Not sure what triggered it, telling my “story” in an interview with LiveThroughThis.org last weekend or an energy clearing class I attended Thursday in which fear and shame came up with some specific childhood memories of being picked on… but visiting my old elementary school popped into my mind when I woke up Friday morning. I do my best to honor my intuition – especially when it doesn’t make logical sense to me.
So on this fine spring Sunday afternoon I put Sadie in my truck and we went to roam around Johnny Appleseed Elementary. I just live a few towns away, but I very rarely drive past the school and am pretty sure I hadn’t visited since 1980.
Not sure what I expected to find or experience, but as I approached and got my first glimpse of the building from the road I felt an anxiety building; a bit of dread. I asked myself what was that about – fear of the unknown was the clear answer. Much like the first day of school, I thought to myself which made me laugh and dissolved the tension.
The school looked very much the same from the front, but as I walked around to go out back and see the playground I spent so much time on and the big playing fields behind the school I was met by huge additions to the building. Everything I remembered was mostly gone. The swings we used to get massive air on and then jump as far as we could down a hill were removed, (I’m sure due to that very practice), also the steel pull-up bars and monkey bars we used to have fights on were gone, the giant half-buried tires we played King of the Mountain on had been removed too. Sure, people got hurt almost ever single day, but now how do kids learn to take a tumble and shake it off these days? I had been looking forward to taking a flying jump from the swings today. The only remnant from my time there was a faded four square outline on the oldest section of pavement.
The huge playing fields where dreaded gym classes were held, when I would sweat being the last kid picked or not were only half there. Just barely enough room for a decent kickball game now. And all enclosed by a chain-link fence that wasn’t there in my day.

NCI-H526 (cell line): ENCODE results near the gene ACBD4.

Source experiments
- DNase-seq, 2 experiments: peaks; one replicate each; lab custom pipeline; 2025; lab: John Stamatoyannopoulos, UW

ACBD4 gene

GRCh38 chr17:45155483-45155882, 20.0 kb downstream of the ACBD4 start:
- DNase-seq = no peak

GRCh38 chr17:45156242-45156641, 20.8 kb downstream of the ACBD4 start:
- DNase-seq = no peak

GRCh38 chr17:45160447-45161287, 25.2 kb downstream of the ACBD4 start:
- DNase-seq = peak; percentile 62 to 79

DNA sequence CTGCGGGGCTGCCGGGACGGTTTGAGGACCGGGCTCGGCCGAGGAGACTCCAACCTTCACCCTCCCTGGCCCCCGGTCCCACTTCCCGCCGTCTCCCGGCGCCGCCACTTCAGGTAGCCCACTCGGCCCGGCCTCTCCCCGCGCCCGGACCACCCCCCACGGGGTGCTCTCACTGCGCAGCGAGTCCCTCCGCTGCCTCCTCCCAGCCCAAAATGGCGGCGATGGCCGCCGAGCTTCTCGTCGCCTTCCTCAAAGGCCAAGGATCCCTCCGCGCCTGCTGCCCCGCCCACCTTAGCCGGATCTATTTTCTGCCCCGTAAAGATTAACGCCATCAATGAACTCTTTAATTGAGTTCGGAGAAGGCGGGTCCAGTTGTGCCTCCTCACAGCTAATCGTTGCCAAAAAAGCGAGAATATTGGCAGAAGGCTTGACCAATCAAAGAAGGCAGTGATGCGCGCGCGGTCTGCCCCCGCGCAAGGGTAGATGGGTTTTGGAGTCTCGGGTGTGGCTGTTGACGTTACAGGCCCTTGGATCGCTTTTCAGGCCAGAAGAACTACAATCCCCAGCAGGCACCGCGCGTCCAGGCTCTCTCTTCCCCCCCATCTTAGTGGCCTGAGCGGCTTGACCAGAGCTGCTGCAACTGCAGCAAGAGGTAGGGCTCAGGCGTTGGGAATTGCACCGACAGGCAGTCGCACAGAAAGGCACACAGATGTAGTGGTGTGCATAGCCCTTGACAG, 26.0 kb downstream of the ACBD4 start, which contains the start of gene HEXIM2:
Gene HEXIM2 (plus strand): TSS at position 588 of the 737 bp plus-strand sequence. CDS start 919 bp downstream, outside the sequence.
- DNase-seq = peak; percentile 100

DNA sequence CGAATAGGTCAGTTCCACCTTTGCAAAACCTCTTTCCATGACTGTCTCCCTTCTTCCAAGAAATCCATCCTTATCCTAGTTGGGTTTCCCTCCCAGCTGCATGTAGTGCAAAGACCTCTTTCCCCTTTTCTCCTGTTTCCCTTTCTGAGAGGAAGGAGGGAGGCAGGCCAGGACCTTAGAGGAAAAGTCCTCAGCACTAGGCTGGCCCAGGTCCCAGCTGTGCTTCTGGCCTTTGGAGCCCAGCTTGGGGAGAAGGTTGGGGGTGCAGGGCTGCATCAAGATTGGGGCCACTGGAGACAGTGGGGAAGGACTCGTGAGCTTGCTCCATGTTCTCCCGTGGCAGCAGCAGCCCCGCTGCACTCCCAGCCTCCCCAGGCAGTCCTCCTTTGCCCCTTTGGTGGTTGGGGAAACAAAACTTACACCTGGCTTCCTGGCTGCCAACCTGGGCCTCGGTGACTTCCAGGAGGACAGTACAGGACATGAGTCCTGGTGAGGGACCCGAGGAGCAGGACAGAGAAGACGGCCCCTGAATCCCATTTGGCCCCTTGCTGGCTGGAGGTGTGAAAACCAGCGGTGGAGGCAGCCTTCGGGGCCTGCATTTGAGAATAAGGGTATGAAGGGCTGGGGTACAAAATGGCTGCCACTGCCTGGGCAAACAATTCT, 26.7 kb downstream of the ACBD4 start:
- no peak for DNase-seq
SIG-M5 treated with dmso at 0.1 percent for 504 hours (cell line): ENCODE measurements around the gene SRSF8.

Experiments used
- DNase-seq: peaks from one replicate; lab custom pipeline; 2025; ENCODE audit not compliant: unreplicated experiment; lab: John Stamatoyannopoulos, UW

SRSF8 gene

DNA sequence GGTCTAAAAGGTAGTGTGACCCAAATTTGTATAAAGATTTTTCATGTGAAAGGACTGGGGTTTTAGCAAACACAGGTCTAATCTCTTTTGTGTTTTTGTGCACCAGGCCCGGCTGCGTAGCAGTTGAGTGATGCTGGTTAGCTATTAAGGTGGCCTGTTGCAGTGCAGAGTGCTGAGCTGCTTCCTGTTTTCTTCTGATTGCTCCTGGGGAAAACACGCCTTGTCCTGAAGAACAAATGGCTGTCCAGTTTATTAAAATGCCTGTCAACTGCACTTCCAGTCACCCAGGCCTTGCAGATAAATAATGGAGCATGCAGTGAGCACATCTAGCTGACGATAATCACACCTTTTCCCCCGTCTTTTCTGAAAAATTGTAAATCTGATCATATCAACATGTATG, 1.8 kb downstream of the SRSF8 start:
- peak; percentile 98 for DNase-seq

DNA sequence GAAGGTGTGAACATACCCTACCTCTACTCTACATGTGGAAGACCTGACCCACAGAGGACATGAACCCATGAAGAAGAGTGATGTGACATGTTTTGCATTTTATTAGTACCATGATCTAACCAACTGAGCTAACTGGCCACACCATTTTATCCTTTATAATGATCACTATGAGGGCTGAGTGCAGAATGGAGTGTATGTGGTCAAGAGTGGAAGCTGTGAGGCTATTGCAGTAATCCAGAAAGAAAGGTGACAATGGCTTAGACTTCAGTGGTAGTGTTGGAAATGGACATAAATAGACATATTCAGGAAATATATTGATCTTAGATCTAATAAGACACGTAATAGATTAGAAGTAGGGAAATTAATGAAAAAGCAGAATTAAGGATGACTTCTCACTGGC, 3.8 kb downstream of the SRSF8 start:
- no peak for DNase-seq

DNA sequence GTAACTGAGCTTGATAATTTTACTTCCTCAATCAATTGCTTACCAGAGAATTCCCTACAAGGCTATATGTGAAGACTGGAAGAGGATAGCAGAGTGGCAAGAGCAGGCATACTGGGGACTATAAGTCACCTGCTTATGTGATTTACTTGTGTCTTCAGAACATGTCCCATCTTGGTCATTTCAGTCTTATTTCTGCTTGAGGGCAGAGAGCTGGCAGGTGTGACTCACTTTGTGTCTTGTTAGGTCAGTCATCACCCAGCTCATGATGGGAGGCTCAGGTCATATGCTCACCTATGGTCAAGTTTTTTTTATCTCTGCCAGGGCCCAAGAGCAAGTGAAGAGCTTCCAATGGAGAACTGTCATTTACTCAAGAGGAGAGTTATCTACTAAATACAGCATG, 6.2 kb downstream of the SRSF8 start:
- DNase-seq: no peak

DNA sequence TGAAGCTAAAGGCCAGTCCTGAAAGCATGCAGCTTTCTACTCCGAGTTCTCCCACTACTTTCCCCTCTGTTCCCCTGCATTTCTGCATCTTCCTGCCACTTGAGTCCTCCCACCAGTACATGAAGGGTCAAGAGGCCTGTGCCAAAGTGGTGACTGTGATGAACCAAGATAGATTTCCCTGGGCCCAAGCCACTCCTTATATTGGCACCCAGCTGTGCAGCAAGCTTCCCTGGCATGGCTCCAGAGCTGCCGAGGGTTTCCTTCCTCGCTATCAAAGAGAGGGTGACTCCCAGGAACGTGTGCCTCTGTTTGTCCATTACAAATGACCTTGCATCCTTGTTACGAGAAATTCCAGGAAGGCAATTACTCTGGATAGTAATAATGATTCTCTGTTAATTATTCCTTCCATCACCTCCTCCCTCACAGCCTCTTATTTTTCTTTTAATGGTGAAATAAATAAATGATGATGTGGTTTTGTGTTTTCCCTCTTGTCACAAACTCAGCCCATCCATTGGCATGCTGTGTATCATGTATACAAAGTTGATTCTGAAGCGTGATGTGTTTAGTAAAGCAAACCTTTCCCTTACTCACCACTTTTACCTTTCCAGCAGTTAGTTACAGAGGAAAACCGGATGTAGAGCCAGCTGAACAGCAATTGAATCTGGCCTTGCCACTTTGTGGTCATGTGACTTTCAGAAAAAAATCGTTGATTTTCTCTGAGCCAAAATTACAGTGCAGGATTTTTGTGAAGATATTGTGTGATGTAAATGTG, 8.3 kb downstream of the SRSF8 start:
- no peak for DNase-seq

I wondered what the point of my visit was. I walked around and did a bit of tapping, remembering some of the times I was bullied, picked-on, and generally felt like shit there. I stood in the general vicinity of places I knew I stood praying that the ball wouldn’t come near me at all while playing baseball or softball. This school was the first location I remember thinking about suicide. But, I was rather surprised to remember more fun times than bad.
I walked some of the same ground I used to play Six Million Dollar Man on – I was usually Bigfoot. Running around, tossing other kids all over the place – that was my game. I remembered my gym teacher pulling me aside in one class when I wasn’t paying attention. He told me I had a big, powerful build and I was going to be such a strong man; that I had so much potential and that I should pay attention to who I chose to hang out with and not just goof off. I recall being floored; pretty sure that was the first time any adult told me they saw potential in my or praised my athleticism in any way. I even ended up doing some after school football following that talk. I avoided all organized sports previously because as an only child and being raised by my mom, I didn’t know how to play anything. It seemed like every kid doing Little League, Pop Warner and the like already knew how to play. Plus everyone who did play sports made fun of the kids on the worst teams. I never tread anywhere near a situation that I had a chance of being at the bottom of.
It’s so odd that I carried more conscious memories of being picked on there than being picked up. Years later that gym teacher moved into my father’s neighborhood and I got to see and talk with him a few times, but I know I never thanked him for that conversation. He died pretty young from cancer, but I hope he knows the positive impact he had on me and so many others.